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Thousands of Kenyans have skipped their second Covid-19 doses

Empty vials of the Oxford-AstraZeneca vaccine inside a plastic bag with Kenya's coat of arms printed on it.
Reuters/Raz Batner
The health ministry is appealing to people to show up for the jabs.
By Carlos Mureithi
Published Last updated

The Kenyan government is tracking at least 90,000 people in the country who have skipped their second Covid-19 doses. The health ministry is requesting them to show up for the jabs and has said it is trailing them through its Covid-19 vaccination platform.

“Our appeal is for you to come out, go to the nearest vaccination center, and get vaccinated,” said Patrick Amoth, an acting director-general at the health ministry.

Kenya has authorized the use of five vaccines—AstraZeneca/Covishield, Pfizer, Moderna, Sinopharm, and Johnson & Johnson for Covid-19 inoculation—with the first four requiring two doses each.

African countries are struggling with acquiring Covid-19 vaccines

Kenya has recorded 243,929 Covid-19 cases and 4,923 deaths from the disease. Like most other African countries, it has struggled with acquiring Covid-19 vaccines because of unequal distribution to rich countries and an underperforming program, Covax, that was intended to deliver Covid-19 vaccines to developing countries.

The country has so far received 5.4 million vaccine doses for Covid-19 and about 829,000 people have received their second doses. This means one in 10 people who got their first dose haven’t gotten their second.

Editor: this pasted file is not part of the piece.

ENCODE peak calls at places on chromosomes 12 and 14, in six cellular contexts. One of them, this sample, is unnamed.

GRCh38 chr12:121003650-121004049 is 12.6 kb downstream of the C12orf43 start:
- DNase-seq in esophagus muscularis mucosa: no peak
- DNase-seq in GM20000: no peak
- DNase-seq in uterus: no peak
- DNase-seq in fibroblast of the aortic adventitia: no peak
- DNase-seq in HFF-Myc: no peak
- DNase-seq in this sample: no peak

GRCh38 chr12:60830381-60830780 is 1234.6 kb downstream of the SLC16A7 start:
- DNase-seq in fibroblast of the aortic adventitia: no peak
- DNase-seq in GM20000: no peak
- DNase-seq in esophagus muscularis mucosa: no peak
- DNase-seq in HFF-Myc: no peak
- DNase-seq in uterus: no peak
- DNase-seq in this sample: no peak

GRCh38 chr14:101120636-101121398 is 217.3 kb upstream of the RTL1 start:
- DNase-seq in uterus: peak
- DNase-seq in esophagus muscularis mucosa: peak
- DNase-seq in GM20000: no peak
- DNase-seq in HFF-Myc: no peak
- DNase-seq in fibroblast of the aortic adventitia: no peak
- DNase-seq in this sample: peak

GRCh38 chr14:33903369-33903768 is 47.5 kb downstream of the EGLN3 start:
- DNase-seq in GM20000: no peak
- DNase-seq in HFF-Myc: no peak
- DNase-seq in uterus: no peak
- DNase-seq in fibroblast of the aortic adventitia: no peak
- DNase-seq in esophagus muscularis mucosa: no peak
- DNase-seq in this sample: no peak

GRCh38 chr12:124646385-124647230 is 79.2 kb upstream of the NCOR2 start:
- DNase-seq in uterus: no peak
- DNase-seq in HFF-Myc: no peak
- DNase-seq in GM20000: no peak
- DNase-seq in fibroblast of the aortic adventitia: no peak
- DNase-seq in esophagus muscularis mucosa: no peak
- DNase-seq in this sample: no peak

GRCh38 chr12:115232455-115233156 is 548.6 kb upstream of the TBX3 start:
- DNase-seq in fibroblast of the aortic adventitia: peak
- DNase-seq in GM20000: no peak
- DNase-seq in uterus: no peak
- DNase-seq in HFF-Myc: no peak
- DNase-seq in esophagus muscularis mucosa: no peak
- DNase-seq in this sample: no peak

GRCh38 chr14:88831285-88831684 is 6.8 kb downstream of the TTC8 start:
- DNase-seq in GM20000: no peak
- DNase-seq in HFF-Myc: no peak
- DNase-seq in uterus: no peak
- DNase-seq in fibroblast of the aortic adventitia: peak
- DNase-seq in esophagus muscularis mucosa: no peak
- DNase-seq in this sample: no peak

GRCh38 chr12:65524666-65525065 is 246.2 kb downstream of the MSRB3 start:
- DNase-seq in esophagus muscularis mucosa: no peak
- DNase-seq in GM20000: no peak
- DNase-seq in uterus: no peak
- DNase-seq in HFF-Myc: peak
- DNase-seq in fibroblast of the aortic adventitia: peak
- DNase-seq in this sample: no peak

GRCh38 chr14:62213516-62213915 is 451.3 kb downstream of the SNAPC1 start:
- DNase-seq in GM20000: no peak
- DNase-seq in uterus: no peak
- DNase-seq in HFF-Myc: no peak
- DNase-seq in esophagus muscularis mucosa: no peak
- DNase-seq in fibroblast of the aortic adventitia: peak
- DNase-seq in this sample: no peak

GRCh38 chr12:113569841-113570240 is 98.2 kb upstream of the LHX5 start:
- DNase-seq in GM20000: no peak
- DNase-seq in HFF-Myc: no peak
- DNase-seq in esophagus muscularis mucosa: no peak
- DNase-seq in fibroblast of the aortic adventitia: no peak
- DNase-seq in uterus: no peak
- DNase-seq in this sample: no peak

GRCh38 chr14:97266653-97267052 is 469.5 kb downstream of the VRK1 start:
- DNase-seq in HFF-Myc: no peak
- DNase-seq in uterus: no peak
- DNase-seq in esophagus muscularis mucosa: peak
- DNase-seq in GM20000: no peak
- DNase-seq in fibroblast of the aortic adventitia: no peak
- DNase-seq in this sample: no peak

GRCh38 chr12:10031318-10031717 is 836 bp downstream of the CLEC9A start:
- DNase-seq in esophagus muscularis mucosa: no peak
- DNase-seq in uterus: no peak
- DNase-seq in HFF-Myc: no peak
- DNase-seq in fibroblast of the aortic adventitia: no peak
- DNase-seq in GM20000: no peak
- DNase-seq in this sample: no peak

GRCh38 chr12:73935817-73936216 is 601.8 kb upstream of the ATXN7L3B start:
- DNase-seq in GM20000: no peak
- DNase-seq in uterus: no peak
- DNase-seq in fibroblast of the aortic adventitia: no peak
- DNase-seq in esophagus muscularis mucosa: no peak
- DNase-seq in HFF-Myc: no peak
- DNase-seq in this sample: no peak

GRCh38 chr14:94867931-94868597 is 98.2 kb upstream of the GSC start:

“They must come and get the second dose. When you have partial protection, your body is not fully challenged to be able to fight the virus when it comes,” said Willis Akhwale, the chairman of the country’s Covid-19 vaccine deployment task force.

Why are people skipping their second doses?

Scientists are studying the effects of mixing different doses of Covid-19 vaccines, and most combinations have not reported severe side effects. Kenya’s health ministry suspects people skipped their second doses because they want to get vaccines that they believe have higher efficacy.

Amoth said the ministry is tracking the people through their details from its Covid-19 vaccination platform, and with the help of health volunteers and a community policing system. “If you’re waiting for a different vaccine, please don’t delude yourself,” he said. “All of them [vaccines] are efficacious.”

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